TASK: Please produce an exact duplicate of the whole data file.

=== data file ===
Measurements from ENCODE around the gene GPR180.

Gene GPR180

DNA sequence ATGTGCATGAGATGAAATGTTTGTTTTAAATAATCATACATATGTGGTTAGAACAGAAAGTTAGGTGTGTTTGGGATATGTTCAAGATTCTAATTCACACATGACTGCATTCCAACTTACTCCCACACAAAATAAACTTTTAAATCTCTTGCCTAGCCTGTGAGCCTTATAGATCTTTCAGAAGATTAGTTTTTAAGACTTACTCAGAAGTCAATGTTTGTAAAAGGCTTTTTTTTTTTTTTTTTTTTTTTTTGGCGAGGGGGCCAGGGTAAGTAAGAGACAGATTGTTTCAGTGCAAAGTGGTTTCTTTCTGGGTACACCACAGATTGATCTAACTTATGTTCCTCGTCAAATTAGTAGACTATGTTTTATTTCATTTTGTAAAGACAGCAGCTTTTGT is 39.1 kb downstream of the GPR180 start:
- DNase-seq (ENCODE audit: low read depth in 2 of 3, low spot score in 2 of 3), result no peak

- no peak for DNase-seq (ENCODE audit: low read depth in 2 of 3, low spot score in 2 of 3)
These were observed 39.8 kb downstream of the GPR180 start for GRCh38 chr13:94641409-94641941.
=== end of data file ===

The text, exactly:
Measurements from ENCODE around the gene GPR180.

Gene GPR180

DNA sequence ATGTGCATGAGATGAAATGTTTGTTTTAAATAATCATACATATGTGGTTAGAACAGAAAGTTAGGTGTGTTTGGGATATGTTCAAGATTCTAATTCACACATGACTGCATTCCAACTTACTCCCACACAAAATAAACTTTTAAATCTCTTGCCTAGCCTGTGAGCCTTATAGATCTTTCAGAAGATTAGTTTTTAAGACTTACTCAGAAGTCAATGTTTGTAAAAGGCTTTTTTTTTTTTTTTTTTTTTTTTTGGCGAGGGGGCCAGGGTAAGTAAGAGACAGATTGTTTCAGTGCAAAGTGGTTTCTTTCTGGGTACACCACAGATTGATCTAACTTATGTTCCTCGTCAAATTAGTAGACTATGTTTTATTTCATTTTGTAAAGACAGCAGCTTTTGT is 39.1 kb downstream of the GPR180 start:
- DNase-seq (ENCODE audit: low read depth in 2 of 3, low spot score in 2 of 3), result no peak

- no peak for DNase-seq (ENCODE audit: low read depth in 2 of 3, low spot score in 2 of 3)
These were observed 39.8 kb downstream of the GPR180 start for GRCh38 chr13:94641409-94641941.